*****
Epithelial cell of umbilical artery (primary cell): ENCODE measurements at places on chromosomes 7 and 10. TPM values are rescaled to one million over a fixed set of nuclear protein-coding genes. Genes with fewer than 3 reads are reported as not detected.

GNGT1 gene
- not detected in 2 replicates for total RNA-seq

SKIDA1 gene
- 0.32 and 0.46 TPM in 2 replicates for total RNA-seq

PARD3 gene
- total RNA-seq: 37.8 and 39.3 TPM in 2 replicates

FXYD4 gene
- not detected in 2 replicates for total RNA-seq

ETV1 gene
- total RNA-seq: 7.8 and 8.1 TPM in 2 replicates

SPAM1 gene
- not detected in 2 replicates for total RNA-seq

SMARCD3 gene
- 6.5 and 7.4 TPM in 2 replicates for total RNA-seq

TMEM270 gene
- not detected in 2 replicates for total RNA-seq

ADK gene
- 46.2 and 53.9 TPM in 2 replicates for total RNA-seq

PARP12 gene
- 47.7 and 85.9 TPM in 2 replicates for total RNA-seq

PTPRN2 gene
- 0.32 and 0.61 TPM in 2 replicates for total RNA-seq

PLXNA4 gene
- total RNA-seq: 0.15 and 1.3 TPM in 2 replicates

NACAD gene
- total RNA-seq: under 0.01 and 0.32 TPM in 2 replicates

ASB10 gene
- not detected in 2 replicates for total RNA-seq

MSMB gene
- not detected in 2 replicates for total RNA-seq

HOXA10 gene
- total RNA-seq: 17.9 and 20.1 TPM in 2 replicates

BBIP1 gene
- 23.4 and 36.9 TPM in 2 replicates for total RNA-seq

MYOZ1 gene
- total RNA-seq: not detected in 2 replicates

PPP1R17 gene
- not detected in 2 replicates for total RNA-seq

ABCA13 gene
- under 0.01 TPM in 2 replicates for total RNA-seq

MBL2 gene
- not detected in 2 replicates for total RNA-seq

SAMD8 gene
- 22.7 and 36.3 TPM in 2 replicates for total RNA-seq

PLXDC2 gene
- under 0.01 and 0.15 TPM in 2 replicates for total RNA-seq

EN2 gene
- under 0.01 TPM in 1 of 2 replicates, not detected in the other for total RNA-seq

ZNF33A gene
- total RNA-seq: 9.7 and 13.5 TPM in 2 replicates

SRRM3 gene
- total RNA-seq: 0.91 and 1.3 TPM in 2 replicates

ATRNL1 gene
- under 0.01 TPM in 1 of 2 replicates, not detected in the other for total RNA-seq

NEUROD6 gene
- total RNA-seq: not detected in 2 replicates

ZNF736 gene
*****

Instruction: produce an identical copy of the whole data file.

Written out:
Epithelial cell of umbilical artery (primary cell): ENCODE measurements at places on chromosomes 7 and 10. TPM values are rescaled to one million over a fixed set of nuclear protein-coding genes. Genes with fewer than 3 reads are reported as not detected.

GNGT1 gene
- not detected in 2 replicates for total RNA-seq

SKIDA1 gene
- 0.32 and 0.46 TPM in 2 replicates for total RNA-seq

PARD3 gene
- total RNA-seq: 37.8 and 39.3 TPM in 2 replicates

FXYD4 gene
- not detected in 2 replicates for total RNA-seq

ETV1 gene
- total RNA-seq: 7.8 and 8.1 TPM in 2 replicates

SPAM1 gene
- not detected in 2 replicates for total RNA-seq

SMARCD3 gene
- 6.5 and 7.4 TPM in 2 replicates for total RNA-seq

TMEM270 gene
- not detected in 2 replicates for total RNA-seq

ADK gene
- 46.2 and 53.9 TPM in 2 replicates for total RNA-seq

PARP12 gene
- 47.7 and 85.9 TPM in 2 replicates for total RNA-seq

PTPRN2 gene
- 0.32 and 0.61 TPM in 2 replicates for total RNA-seq

PLXNA4 gene
- total RNA-seq: 0.15 and 1.3 TPM in 2 replicates

NACAD gene
- total RNA-seq: under 0.01 and 0.32 TPM in 2 replicates

ASB10 gene
- not detected in 2 replicates for total RNA-seq

MSMB gene
- not detected in 2 replicates for total RNA-seq

HOXA10 gene
- total RNA-seq: 17.9 and 20.1 TPM in 2 replicates

BBIP1 gene
- 23.4 and 36.9 TPM in 2 replicates for total RNA-seq

MYOZ1 gene
- total RNA-seq: not detected in 2 replicates

PPP1R17 gene
- not detected in 2 replicates for total RNA-seq

ABCA13 gene
- under 0.01 TPM in 2 replicates for total RNA-seq

MBL2 gene
- not detected in 2 replicates for total RNA-seq

SAMD8 gene
- 22.7 and 36.3 TPM in 2 replicates for total RNA-seq

PLXDC2 gene
- under 0.01 and 0.15 TPM in 2 replicates for total RNA-seq

EN2 gene
- under 0.01 TPM in 1 of 2 replicates, not detected in the other for total RNA-seq

ZNF33A gene
- total RNA-seq: 9.7 and 13.5 TPM in 2 replicates

SRRM3 gene
- total RNA-seq: 0.91 and 1.3 TPM in 2 replicates

ATRNL1 gene
- under 0.01 TPM in 1 of 2 replicates, not detected in the other for total RNA-seq

NEUROD6 gene
- total RNA-seq: not detected in 2 replicates

ZNF736 gene